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Postfix Documentation
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4 - Building on a supported system

At some point in time, a version of Postfix was supported on:

AIX 3.2.5, 4.1.x, 4.2.0, 4.3.x, 5.2
BSD/OS 2.x, 3.x, 4.x
Darwin 1.x
FreeBSD 2.x, 3.x, 4.x, 5.x
HP-UX 9.x, 10.x, 11.x
IRIX 5.x, 6.x
Linux Debian 1.3.1, 2.x, 3.x
Linux RedHat 3.x (January 2004) - 9.x
Linux Slackware 3.x, 4.x, 7.x
Linux SuSE 5.x, 6.x, 7.x
Mac OS X
NetBSD 1.x
OSF1.V3 - OSF1.V5 (Digital UNIX)
Reliant UNIX 5.x
Rhapsody 5.x
SunOS 4.1.4 (July 2006)
SunOS 5.4 - 5.9 (Solaris 2.4..9)
Ultrix 4.x (well, that was long ago)

or something closely resemblant.

4.1 - Getting started

On Solaris, the "make" command and other utilities for software development are in /usr/ccs/bin, so you MUST have /usr/ccs/bin in your command search path.

If you need to build Postfix for multiple architectures, use the "lndir" command to build a shadow tree with symbolic links to the source files. "lndir" is part of X11R6.

If at any time in the build process you get messages like: "make: don't know how to ..." you should be able to recover by running the following command from the Postfix top-level directory:

% make -f Makefile.init makefiles

If you copied the Postfix source code after building it on another machine, it is a good idea to cd into the top-level directory and first do this:

% make tidy

This will get rid of any system dependencies left over from compiling the software elsewhere.

4.2 - What compiler to use

To build with GCC, or with the native compiler if people told me that is better for your system, just cd into the top-level Postfix directory of the source tree and type:

% make

To build with a non-default compiler, you need to specify the name of the compiler. Here are a few examples:

% make makefiles CC=/opt/SUNWspro/bin/cc        (Solaris)
% make

% make makefiles CC="/opt/ansic/bin/cc -Ae"     (HP-UX)
% make

% make makefiles CC="purify cc"
% make

and so on. In some cases, optimization is turned off automatically.

4.3 - Building with optional extensions

By default, Postfix builds as a mail system with relatively few bells and whistles. Support for third-party databases etc. must be configured when Postfix is compiled. The following documents describe how to build Postfix with support for extensions:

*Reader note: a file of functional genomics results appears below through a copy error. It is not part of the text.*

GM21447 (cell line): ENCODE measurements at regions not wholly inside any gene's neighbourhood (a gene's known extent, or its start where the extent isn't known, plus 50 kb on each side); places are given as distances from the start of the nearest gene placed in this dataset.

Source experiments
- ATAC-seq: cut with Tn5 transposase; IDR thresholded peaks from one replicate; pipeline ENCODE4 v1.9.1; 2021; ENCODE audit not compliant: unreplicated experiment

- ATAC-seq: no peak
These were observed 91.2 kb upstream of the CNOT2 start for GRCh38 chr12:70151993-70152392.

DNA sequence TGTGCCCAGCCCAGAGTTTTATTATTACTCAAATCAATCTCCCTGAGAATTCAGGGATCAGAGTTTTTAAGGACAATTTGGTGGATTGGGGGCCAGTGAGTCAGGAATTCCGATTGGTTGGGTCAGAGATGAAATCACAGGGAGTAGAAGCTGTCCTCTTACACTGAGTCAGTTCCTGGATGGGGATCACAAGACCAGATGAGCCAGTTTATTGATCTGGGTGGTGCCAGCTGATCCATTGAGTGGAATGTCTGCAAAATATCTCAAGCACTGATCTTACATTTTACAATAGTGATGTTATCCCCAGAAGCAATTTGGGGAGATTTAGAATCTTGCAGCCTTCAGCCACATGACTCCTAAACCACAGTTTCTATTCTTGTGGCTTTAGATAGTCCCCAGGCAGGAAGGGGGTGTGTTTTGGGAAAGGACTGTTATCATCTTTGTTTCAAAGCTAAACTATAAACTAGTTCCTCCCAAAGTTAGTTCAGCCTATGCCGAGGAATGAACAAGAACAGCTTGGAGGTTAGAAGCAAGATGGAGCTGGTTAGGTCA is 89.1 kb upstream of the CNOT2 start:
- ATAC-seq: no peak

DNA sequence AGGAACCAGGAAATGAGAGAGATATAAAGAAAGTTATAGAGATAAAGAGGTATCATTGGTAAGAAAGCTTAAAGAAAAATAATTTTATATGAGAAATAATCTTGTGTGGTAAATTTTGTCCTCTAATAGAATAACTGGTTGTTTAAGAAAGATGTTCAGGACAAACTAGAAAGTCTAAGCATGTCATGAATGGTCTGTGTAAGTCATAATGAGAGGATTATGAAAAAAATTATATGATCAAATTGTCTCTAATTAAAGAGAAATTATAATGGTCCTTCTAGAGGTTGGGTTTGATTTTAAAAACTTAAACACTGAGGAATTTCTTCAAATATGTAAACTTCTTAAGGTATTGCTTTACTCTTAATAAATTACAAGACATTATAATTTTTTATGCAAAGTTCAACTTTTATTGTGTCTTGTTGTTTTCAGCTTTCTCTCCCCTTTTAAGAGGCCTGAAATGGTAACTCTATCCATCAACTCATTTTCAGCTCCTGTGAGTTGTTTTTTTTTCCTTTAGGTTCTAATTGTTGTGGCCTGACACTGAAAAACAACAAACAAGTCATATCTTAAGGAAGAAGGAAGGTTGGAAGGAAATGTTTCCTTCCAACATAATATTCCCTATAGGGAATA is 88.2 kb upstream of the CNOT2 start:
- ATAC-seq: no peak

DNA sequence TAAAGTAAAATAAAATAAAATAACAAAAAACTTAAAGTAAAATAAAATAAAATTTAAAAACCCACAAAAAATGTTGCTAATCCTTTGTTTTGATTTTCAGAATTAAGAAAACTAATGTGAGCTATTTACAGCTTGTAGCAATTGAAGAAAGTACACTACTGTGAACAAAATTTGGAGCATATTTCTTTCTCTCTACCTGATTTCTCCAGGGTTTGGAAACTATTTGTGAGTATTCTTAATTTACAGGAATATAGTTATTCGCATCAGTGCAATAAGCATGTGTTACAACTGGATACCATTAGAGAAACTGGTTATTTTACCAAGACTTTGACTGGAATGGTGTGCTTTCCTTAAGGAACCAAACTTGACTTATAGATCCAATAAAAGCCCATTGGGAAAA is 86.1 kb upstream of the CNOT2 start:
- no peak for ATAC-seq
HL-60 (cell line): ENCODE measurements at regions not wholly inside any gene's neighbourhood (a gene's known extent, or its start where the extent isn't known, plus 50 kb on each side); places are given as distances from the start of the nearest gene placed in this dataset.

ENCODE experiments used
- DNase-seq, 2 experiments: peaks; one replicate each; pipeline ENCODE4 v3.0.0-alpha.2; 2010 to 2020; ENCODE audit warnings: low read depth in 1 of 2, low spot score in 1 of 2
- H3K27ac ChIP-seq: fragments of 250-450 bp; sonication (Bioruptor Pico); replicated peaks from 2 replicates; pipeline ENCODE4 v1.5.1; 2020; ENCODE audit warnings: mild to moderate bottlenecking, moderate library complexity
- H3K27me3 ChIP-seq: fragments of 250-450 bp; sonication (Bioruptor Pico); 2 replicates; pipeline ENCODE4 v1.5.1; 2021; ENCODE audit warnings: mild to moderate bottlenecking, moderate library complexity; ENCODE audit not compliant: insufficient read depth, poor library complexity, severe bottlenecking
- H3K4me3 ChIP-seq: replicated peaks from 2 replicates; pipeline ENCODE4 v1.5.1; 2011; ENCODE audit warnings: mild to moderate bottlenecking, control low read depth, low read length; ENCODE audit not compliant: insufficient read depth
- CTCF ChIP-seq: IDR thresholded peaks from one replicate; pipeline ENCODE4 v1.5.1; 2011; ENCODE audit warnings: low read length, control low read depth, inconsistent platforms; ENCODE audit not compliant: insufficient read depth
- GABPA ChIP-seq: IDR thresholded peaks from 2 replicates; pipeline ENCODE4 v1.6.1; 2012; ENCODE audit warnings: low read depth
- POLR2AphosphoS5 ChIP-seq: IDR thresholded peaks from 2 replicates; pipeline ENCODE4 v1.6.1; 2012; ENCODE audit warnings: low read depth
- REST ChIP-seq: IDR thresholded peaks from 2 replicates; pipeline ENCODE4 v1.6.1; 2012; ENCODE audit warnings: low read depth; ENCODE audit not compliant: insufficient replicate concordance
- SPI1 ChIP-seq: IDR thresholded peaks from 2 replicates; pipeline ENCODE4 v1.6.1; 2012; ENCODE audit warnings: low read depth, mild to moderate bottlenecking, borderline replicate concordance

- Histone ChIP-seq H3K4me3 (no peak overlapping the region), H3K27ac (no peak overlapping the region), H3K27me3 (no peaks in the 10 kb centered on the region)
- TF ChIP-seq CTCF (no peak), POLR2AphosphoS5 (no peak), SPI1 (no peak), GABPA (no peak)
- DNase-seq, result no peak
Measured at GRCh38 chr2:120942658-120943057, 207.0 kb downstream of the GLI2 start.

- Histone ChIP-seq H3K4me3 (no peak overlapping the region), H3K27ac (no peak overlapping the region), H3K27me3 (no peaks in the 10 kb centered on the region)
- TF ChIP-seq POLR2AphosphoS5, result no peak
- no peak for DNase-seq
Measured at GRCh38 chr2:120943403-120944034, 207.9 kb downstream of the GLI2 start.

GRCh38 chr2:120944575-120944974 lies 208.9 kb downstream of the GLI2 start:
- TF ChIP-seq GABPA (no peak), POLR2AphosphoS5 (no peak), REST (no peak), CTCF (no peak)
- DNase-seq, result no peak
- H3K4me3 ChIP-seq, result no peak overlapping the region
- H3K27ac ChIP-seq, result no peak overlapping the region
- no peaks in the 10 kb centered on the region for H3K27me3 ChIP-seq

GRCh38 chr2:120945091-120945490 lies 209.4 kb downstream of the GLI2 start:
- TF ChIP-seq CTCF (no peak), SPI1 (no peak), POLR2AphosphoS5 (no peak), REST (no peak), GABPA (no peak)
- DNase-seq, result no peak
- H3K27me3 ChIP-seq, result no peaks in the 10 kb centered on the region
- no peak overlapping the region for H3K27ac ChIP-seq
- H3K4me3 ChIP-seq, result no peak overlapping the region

Postfix extension Document Availability
Berkeley DB database DB_README Postfix 1.0
LDAP database LDAP_README Postfix 1.0
MySQL database MYSQL_README Postfix 1.0
Perl compatible regular expression PCRE_README Postfix 1.0
PostgreSQL database PGSQL_README Postfix 2.0
SASL authentication SASL_README Postfix 1.0
STARTTLS session encryption TLS_README Postfix 2.2

Note: IP version 6 support is compiled into Postfix on operating systems that have IPv6 support. See the IPV6_README file for details.

4.4 - Overriding built-in parameter default settings

All Postfix configuration parameters can be changed by editing a Postfix configuration file, except for one: the parameter that specifies the location of Postfix configuration files. In order to build Postfix with a configuration directory other than /etc/postfix, use:

% make makefiles CCARGS='-DDEF_CONFIG_DIR=\"/some/where\"'
% make

IMPORTANT: Be sure to get the quotes right. These details matter a lot.

Parameters whose defaults can be specified in this way are:

Macro name default value for typical default
DEF_COMMAND_DIR command_directory /usr/sbin
DEF_CONFIG_DIR config_directory /etc/postfix
DEF_DAEMON_DIR daemon_directory /usr/libexec/postfix
DEF_MAILQ_PATH mailq_path /usr/bin/mailq
DEF_HTML_DIR html_directory no
DEF_MANPAGE_DIR manpage_directory /usr/local/man
DEF_NEWALIAS_PATH newaliases_path /usr/bin/newaliases
DEF_QUEUE_DIR queue_directory /var/spool/postfix
DEF_README_DIR readme_directory no
DEF_SENDMAIL_PATH sendmail_path /usr/sbin/sendmail

4.5 - Support for thousands of processes

In order to build Postfix for very large applications, where you expect to run more than 1000 mail delivery processes, you may need to override the definition of the FD_SETSIZE macro to make select() work correctly:

% make makefiles CCARGS=-DFD_SETSIZE=2048

Warning: the above has no effect on some Linux versions. Apparently, on these systems the FD_SETSIZE value can be changed only by using undocumented interfaces. Currently, that means including <bits/types.h> directly (which is not allowed) and overriding the __FD_SETSIZE macro. Beware, undocumented interfaces can change at any time and without warning.

4.6 - Compiling Postfix, at last

If the command

% make

is successful, then you can proceed to install Postfix (section 6).

If the command produces compiler error messages, it may be time to search the web or to ask the [email protected] mailing list, but be sure to search the mailing list archives first. Some mailing list archives are linked from

Postfix Documentation
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